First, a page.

Secondary data is data that a researcher has not collected or created themselves. Secondary data can encompass an enormous range of highly original and extensive studies, including some of the largest and most careful collections of data. This guide is a very quick introduction to locating secondary data sources.
We will review the following strategies for locating data: Search, Citation, Databases and Archives, and Producers.
There is nothing wrong with searching Google or other search engines (Bing, anyone?) for relevant data, just by trying some keywords (e.g., "incarceration rates in the US"). This will often surface some of the major sources of data, sometimes in the form of a press release. It is important to dig further into the sources you find in order to look for complete, downloadable datasets.
There are an increasing number of search sites that offer up data directly, such as Data.gov (for open data released by US governmental agencies, sometimes in very raw form) and Datacite.org (providing a basic index to dataset that have received a Digital Object Identifier, often scholarly in nature). These sites can sometimes producing an overwhelming number of hits on a general topic, so refine your search!
Being familiar with the literature in your discipline can be an important step on the path to finding the perfect dataset. Look for the papers in your subfield that deal with your topic. What data sources are they using? Are they working with general-purpose datasets, or do the researchers have to collect their own data or do mashups of other sources? This will give you an idea of the possibilities and limitations of data on your topic. Also, knowing the exact name of a specific source (or even better, the DOI) can make it much easier to locate. Disciplinary indexes like Social Services Abstracts and Econlit are examples of places to look for these articles. You can find many more on the Libraries' list of indexes.
3. Databases and Archives
There are many specialized databases and archives that focus on providing data. Data-Planet Statistical Datasets provides one consistent interface to look up statistics on many topics, and data series are available for download. The focus is on selected time-series data, rather than panel or microdata.
ICPSR (the InterUniversity Consortium for Political and Social Research) is the largest social science data archive in the world, and contains a rich variety of complete datasets on a range of topics. Datasets are sourced from many places, from large federal and international organizations, states, nonprofits, and individual researchers. The datasets that ICPSR provides are well-curated, with full codebooks and typically available in multiple statistical software formats. This is a "must" for the researcher. ICPSR has many video tutorials and guides to using their collection on their Help Page.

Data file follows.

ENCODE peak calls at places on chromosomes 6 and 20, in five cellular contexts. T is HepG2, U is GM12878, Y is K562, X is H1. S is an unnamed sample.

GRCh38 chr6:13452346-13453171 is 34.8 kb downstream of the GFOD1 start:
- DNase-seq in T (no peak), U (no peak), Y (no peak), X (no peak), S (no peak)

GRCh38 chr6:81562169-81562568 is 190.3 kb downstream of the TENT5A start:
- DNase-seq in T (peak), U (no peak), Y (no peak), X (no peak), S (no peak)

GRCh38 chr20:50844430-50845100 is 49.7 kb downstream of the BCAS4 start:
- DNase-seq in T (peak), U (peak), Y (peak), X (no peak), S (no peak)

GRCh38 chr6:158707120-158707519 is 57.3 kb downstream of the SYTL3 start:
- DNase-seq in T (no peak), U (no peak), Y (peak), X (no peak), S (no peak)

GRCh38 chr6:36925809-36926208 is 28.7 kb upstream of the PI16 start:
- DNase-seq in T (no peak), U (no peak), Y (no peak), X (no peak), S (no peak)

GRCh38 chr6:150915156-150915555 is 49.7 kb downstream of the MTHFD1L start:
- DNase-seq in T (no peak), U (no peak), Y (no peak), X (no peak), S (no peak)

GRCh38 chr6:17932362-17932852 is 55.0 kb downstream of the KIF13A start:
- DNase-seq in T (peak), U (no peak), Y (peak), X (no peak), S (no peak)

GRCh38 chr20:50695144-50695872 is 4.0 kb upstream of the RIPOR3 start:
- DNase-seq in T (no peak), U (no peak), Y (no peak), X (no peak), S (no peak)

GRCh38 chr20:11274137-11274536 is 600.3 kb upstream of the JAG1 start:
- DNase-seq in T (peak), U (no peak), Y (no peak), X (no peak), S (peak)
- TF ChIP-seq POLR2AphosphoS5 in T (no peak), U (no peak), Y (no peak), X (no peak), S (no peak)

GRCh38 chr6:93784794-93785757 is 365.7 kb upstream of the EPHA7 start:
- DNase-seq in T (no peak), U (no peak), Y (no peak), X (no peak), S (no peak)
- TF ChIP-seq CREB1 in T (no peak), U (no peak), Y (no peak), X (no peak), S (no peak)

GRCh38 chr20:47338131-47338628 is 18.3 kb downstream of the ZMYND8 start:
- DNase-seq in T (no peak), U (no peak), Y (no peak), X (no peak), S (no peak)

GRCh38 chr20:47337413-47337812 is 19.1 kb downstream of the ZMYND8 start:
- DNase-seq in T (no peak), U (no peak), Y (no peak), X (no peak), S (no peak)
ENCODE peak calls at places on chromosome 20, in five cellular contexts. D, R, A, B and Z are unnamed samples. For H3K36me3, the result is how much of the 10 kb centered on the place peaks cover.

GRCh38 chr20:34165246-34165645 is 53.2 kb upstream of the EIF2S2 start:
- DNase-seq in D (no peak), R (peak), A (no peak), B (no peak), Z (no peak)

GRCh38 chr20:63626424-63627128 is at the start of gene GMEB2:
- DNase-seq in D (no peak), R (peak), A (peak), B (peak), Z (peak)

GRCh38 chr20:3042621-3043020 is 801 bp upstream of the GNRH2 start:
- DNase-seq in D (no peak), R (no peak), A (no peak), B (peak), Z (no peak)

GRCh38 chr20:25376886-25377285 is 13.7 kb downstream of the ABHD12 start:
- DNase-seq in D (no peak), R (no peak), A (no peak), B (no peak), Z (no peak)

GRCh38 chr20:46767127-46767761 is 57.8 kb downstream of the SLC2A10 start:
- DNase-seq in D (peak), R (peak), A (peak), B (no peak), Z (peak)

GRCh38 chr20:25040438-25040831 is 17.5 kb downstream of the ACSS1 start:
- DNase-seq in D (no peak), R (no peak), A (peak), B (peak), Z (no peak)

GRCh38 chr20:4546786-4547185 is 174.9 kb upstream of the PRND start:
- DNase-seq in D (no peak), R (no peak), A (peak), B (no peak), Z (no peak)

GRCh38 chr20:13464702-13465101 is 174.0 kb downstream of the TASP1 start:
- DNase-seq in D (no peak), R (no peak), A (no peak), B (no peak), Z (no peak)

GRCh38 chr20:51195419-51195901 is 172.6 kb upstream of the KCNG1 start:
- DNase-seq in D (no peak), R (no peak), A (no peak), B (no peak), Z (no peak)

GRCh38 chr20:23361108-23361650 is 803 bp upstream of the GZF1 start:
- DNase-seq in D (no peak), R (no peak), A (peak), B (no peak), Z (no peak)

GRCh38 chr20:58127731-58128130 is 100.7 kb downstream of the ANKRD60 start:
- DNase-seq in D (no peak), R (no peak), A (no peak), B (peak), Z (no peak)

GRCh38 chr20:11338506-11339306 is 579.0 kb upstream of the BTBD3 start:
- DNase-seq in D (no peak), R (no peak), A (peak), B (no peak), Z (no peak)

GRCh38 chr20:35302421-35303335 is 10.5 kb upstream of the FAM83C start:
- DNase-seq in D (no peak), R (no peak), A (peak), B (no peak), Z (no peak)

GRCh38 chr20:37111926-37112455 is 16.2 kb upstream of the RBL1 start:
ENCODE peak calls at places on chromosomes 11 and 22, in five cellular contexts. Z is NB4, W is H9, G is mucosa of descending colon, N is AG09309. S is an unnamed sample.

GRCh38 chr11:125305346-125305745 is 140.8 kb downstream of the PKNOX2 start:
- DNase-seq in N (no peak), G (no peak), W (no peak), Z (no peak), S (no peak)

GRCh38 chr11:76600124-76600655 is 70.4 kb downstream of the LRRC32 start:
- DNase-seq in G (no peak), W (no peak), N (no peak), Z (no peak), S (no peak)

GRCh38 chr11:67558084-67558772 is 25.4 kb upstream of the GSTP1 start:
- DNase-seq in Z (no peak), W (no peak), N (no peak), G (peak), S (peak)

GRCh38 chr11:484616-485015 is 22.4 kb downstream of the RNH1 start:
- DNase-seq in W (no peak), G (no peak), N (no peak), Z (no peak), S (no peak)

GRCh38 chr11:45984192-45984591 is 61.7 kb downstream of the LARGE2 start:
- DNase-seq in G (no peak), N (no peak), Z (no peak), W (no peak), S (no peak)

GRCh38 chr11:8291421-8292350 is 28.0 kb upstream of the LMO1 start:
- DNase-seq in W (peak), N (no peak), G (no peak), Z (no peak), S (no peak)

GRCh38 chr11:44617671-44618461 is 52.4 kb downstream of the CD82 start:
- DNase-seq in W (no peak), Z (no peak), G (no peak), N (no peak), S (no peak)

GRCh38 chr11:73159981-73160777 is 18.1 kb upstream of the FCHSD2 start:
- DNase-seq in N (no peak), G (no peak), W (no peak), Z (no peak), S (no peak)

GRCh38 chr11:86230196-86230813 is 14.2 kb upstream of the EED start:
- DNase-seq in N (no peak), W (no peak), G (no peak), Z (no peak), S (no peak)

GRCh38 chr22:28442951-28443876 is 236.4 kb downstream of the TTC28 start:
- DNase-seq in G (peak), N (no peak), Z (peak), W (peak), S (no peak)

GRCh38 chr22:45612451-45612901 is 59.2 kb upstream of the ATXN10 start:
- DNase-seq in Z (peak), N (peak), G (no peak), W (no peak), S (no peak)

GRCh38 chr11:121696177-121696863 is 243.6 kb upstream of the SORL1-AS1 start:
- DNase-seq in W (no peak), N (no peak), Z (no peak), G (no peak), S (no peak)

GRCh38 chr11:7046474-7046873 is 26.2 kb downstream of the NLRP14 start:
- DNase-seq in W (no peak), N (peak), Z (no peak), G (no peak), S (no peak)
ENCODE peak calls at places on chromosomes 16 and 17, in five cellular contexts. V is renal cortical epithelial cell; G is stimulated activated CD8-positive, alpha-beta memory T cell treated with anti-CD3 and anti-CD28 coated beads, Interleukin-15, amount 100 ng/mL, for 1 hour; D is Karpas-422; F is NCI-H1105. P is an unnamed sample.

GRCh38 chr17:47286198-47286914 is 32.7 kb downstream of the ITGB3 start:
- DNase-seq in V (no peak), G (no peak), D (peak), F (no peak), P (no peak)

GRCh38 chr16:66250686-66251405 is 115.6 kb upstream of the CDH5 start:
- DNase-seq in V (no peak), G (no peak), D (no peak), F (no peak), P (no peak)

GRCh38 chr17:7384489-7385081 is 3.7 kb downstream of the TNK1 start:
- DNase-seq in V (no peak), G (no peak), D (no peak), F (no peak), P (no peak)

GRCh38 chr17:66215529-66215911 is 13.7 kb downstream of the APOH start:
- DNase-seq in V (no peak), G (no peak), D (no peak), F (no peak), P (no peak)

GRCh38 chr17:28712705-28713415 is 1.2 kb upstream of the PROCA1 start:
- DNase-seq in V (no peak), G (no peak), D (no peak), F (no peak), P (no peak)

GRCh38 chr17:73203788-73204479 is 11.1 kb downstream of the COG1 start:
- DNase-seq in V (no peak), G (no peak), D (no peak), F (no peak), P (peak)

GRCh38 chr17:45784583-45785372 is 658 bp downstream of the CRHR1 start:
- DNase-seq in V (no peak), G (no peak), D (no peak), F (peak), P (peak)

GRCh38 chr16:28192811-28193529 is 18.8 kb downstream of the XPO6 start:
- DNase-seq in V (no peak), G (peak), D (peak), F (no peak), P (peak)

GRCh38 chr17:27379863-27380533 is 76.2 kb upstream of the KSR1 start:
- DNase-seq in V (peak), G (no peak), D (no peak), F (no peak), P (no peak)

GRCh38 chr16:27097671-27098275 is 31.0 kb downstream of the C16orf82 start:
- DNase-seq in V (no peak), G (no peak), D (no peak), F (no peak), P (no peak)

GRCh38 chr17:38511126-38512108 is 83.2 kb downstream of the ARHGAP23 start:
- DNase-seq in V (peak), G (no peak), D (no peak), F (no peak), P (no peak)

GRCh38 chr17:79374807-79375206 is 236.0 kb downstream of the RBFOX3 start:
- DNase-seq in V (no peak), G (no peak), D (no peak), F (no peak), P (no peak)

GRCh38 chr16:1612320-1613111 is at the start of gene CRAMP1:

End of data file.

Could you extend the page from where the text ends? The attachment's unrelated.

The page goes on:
Other databases such as the Roper's Centers iPoll Databank focus on surveys, but also have complete datasets available for download. Outside of the US there are many national level data archives. One place to find some of these in Europe is by browsing the CESSDA membership. CESSDA is the Consortium of European Social Science Data Archives.
For archives on other countries and topics, please ask your Data Librarian! (my contact info in the box at right --->)
4. Producers, i.e. Direct from the Source
Often you will learn through your research of the primary producers of data. In the US, government agencies such as the Bureau of the Census, the Bureau of Labor Statistics, the Centers for Disease Control and Prevention, the National Center for Education Statistics, and many more distribute data directly. While their web portals may focus on quick lookups of data, or statistical summaries, with a little bit of digging, you can find the places to download complete datasets or customized extracts of data. These tools vary for each source.
For international data, you can get large scale comparisons from the data portals of the United Nations or the World Bank. Or you can seek out country-level information from the relevant agencies, such as the National Statistics Office of Mongolia. The United Nations Statistics Division maintains a listing of national statistical offices that may be useful in this context.
Regardless of the topic, getting familiar with the producers of data on the topic will greatly benefit your research in the long run.
And for any other data-related questions you may have, please ask your Data Librarian! (my contact info in the box at right --->)
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